As holiday shopping picks up steam with Black Friday, we are reminded that Toys-R-Us has shut down and shoppers must buy their toys elsewhere this year. Despite the dire fate of Toys-R-Us, however, throngs of children still have toys on their holiday wish list. So, new outlets will have to handle the Continue reading “Are There Treasures in What Another Business Shuts Down?” »
When disruption looms and companies run into serious trouble, the cause of the difficulties is often attributed to businesses responding inadequately to major technological shifts. However, the true cause of the trouble may go far deeper and be more longstanding. It goes well beyond Continue reading “Business Troubles Often Start Long Before Disruption Occurs” »
Many companies face challenges in today’s rapidly changing world. To do well in today’s environment, they need to deal with the situation effectively. And, according to my 25+ years researching business success and failure patterns, small bets tied to a company’s past help pave the way to success.
A recent example is Backstage, the off-price Continue reading “Success with Small Bets Tied to a Company’s Past” »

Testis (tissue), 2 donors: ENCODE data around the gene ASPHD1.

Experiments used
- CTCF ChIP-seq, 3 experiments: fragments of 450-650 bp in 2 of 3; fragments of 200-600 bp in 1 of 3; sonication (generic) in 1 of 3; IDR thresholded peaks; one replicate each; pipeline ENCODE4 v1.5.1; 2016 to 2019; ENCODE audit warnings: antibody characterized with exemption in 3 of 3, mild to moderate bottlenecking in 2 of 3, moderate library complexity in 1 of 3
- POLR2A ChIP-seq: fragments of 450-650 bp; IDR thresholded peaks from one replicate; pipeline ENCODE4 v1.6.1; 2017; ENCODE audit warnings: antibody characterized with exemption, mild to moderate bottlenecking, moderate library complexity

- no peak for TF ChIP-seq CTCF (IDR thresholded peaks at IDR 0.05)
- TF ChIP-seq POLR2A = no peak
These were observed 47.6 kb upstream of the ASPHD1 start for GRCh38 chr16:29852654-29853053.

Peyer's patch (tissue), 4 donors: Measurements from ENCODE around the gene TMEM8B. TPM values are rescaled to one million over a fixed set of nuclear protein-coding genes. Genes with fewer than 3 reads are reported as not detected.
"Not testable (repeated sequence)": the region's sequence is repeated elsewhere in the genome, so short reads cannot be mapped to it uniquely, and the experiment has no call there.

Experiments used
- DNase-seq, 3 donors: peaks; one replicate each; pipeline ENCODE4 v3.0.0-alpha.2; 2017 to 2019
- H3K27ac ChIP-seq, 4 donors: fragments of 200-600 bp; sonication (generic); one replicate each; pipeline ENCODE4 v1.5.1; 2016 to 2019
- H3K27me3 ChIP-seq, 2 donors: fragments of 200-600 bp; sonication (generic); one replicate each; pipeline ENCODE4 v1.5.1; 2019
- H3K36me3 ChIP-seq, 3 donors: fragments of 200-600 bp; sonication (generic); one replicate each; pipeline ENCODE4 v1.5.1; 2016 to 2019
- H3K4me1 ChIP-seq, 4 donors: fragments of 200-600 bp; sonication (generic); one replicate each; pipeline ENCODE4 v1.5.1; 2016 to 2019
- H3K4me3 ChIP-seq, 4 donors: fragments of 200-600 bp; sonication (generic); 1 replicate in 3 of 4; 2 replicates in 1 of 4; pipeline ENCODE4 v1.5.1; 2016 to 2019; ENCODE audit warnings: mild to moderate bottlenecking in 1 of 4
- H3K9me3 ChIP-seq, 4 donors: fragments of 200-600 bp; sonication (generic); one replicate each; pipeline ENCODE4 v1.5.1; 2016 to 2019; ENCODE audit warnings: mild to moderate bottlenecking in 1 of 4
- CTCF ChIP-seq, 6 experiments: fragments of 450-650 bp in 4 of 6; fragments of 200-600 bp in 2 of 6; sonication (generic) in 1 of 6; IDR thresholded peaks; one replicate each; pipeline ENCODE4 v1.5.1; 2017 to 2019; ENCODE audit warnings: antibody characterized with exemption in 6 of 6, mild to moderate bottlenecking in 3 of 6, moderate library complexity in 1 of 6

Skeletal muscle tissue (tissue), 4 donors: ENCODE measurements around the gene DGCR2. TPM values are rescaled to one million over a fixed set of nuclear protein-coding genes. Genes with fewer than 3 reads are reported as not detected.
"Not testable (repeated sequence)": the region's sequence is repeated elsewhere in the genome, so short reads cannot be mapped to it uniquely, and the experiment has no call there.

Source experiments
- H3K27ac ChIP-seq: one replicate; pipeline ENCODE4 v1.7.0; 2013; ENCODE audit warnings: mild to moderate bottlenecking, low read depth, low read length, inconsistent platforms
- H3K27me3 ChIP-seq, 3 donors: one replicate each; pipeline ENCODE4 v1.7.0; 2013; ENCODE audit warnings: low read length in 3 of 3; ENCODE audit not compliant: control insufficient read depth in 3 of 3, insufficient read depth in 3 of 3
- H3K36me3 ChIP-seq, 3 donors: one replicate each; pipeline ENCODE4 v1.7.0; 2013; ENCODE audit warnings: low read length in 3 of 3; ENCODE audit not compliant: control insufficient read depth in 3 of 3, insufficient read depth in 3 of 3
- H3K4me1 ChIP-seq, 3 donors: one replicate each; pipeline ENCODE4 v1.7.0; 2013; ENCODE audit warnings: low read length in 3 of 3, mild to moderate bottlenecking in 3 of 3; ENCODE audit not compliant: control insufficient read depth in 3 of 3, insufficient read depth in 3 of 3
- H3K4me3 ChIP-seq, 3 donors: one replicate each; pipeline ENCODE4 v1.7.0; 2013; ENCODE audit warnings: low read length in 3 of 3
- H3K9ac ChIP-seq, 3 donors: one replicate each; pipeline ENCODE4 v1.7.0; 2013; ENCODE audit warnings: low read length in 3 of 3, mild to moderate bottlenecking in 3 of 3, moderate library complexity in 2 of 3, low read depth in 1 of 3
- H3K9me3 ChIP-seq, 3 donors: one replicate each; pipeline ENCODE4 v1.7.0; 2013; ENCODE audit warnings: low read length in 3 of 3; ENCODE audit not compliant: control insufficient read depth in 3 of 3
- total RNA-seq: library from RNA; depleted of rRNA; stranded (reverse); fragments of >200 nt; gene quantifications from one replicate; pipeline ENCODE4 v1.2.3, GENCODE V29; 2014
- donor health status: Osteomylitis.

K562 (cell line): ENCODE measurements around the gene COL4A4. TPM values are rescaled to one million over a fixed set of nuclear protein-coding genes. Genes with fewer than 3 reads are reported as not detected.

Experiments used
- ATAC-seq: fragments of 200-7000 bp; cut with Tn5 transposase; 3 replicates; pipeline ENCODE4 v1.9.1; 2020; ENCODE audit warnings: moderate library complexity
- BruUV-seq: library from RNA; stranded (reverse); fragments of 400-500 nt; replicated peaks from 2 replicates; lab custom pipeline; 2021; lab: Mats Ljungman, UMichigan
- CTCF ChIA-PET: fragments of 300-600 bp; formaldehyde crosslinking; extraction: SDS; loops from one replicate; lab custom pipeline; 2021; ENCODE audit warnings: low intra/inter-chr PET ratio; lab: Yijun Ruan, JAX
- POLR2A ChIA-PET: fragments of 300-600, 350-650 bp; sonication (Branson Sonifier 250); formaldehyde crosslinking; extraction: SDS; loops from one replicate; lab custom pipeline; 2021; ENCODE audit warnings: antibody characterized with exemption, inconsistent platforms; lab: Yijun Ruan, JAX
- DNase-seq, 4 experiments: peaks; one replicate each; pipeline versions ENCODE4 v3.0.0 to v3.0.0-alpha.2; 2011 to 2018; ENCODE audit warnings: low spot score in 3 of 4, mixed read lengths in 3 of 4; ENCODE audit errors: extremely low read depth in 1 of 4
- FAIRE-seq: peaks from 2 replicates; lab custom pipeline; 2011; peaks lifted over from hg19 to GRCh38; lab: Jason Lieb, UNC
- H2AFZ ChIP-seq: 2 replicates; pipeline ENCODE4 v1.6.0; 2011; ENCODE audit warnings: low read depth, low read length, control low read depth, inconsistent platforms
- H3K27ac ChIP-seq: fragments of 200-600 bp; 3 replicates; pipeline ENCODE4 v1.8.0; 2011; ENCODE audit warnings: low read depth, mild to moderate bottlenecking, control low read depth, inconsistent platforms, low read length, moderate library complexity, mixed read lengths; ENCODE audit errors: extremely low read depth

Not long ago, new academic research came out indicating that people are more motivated to change when leaders communicate how some of the old ways of doing things will continue.
I am intrigued by this because my 25+ years researching business success and failure patterns in companies’ strategic moves found that integrating the new with the old is typically a successful approach. However, my research concentrates on the strategic moves that companies make–that’s why Continue reading “Study Shows Preserving Old Ways Motivates People to Change” »
Learning is valuable. It helps companies develop the strengths needed for business success.
But, learning takes time. And, if there are too many items to learn, success is deterred until enough is understood to make things work well.
Start-ups that tackle really big challenges can easily have this Continue reading “The Dark Side of Needing Too Much Learning” »